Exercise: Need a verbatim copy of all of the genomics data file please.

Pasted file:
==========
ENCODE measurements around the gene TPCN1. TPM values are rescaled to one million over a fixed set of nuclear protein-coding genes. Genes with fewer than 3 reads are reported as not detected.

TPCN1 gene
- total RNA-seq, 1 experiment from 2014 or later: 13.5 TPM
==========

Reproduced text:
ENCODE measurements around the gene TPCN1. TPM values are rescaled to one million over a fixed set of nuclear protein-coding genes. Genes with fewer than 3 reads are reported as not detected.

TPCN1 gene
- total RNA-seq, 1 experiment from 2014 or later: 13.5 TPM